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Texas Tea

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On Tax Day 2009, Governor Rick Perry—a man best known for his immaculately windswept hair, tailored suits, deep tan and bare-knuckle politics—swaggered cowboy-style onto a makeshift Tea Party stage outside the Austin City Hall. He was clad in a hunting jacket, jeans and boots. And practically as soon as he opened his mouth and unleashed his twenty-first-century impersonation of George Wallace, a political star was reborn—and an unofficial presidential campaign was launched.

About the Author

Bob Moser
Bob Moser, a Nation contributing writer, is editor of The Texas Observer and author of Blue Dixie: Awakening the South'...

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Perry was in sore need of a new image as he soaked up cheers on that blustery day from the 1,000 or so Anglos who'd turned out, bearing signs like Honk If I'm Paying Your Mortgage. He was already the longest-serving governor in state history, having taken the reins from George W. Bush in December 2000. But Perry's business-first, Christian right–second brand of politics was starting to wear thin. The state's population was booming, and the new folks weren't the same old rural and suburban conservatives Republicans had been winning with since the early 1990s. And there was a more immediate problem: Senator Kay Bailey Hutchison, long considered the state's most popular politician, was set to challenge Perry in the 2010 GOP primary for governor, and she was leading in some polls by more than twenty points. The governor needed some mojo. He found it at the Tea Party.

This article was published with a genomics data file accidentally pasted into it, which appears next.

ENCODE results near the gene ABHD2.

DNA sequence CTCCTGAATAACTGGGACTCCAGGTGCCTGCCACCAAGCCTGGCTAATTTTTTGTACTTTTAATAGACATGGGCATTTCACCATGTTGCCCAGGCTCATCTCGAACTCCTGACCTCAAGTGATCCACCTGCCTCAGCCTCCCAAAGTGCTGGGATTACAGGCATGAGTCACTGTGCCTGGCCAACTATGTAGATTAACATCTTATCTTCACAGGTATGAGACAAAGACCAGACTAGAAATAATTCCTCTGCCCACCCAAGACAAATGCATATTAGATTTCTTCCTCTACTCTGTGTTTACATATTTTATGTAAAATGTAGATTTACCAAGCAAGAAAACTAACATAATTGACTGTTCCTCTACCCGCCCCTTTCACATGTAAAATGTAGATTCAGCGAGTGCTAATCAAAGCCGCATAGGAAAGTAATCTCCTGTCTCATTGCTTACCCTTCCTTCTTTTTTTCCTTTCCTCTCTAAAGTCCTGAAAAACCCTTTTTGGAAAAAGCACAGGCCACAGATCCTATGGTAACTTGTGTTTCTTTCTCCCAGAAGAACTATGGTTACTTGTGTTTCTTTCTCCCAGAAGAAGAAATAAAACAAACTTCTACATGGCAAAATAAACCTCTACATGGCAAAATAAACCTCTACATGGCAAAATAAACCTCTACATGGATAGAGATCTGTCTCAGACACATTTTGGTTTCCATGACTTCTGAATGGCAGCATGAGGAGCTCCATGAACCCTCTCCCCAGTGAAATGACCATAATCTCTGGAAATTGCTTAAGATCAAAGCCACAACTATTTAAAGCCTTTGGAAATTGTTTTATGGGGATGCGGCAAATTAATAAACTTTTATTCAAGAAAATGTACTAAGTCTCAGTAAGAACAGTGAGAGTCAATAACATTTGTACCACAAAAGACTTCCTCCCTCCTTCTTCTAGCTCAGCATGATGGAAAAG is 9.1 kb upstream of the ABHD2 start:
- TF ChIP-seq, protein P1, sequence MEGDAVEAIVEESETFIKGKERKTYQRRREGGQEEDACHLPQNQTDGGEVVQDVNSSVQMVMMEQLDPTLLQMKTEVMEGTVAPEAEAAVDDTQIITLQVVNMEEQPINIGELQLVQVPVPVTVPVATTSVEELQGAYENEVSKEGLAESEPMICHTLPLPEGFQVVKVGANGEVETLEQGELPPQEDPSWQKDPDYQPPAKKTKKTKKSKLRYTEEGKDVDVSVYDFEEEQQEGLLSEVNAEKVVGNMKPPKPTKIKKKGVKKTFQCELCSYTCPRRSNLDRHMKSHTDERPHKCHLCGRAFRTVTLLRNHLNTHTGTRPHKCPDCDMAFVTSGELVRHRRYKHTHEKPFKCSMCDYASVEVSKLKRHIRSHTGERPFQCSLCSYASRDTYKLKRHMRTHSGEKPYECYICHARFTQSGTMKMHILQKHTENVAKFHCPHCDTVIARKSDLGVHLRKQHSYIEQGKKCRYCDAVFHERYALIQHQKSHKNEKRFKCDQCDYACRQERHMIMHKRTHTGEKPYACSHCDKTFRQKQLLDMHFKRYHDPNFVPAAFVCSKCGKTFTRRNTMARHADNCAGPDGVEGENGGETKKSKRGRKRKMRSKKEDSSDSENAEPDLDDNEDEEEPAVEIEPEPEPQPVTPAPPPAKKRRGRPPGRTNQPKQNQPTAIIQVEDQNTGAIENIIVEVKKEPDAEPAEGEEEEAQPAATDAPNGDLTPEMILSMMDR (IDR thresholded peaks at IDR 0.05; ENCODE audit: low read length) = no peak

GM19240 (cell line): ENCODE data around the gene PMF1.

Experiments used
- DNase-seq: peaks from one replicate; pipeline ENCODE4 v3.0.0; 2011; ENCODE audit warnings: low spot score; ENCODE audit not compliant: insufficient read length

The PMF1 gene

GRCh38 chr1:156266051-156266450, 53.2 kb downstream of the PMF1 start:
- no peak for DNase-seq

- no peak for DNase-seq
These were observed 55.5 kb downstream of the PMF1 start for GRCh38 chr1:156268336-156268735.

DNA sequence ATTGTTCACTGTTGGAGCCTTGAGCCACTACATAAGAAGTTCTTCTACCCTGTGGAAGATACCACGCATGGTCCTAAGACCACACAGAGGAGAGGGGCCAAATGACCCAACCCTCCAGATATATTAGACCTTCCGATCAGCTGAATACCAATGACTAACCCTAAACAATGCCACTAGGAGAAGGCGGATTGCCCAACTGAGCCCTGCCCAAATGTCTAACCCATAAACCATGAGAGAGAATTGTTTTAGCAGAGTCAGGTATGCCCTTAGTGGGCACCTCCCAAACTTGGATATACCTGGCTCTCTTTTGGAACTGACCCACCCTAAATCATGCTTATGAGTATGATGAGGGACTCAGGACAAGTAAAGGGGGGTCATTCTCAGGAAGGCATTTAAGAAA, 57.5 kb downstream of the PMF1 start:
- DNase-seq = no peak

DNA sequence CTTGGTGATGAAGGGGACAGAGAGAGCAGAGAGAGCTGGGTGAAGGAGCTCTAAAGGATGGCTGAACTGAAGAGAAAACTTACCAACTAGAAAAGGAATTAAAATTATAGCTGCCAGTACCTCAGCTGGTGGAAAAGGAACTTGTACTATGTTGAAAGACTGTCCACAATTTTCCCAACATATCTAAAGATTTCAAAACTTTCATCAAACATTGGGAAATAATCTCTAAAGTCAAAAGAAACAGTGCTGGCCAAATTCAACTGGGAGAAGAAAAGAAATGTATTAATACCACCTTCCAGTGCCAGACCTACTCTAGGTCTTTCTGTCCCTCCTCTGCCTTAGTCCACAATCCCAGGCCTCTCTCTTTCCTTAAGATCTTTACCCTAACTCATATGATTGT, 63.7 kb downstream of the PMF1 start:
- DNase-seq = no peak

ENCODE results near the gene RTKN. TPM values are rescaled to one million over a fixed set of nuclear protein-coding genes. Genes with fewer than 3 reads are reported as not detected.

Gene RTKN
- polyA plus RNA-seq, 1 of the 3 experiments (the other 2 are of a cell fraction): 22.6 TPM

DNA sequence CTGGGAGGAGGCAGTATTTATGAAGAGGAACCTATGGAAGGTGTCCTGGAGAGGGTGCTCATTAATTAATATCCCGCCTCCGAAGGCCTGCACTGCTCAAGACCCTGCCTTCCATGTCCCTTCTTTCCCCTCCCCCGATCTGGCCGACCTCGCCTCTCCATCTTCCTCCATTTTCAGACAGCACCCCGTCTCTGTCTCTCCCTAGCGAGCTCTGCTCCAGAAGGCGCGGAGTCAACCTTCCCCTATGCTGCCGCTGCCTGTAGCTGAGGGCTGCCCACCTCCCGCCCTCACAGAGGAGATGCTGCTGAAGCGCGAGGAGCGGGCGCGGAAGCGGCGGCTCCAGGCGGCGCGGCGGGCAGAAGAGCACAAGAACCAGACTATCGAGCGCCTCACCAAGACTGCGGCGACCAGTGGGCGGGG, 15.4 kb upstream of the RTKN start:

"I gotta say it gives me that thrill up my leg when I see all these people standing out here," the governor shouted in his best rural drawl, "with liberty in their hearts and independence on their minds. Plenty of patriots in this crowd today!"

Referring to the mainstream media (not to mention the Department of Homeland Security) calling elements of the Tea Party "extremists," Perry told the crowd, "I'm just not sure you're a bunch of right-wing extremists. But if you are, I'm with ya! 'Cause you are a true patriot today in this country." Perry was bellowing now. "I'm talkin' about states' rights! States' rights! States' rights!"

The patriots were all ablaze, one of them yelling over and over in a hoarse voice, "Secede Now!" Perry didn't answer back in kind, exactly, but he did rail about how the federal government had been rolling back states' rights practically since the Constitution was signed, and how Texans were not going to allow their liberties to be trampled by the federal government. Call it "flirting with secession," if you will. The national media certainly did. By the end of the day, Perry was riding the new Tea Party wave straight onto Fox and MSNBC, and back into the hearts of right-wing Texans who'd grown weary of his act.

One year later, after Perry had easily dispatched Hutchison and a strong grassroots Tea Party candidate, Debra Medina, his comeback was complete, his national profile higher than ever. On the first anniversary of the Tea Party's breakout, Perry landed on the cover of Newsweek, prominently displaying the steel plaque on his boot reading, Come and Take It.

"If he's good for Texas," Newsweek opined, "why not America? Could Perry be the second coming of Ronald Reagan, the plain-spoken man from the West who presided over a new 'Morning in America' by cutting taxes, reducing government (well, promising to), and standing tall against the nation's enemies?"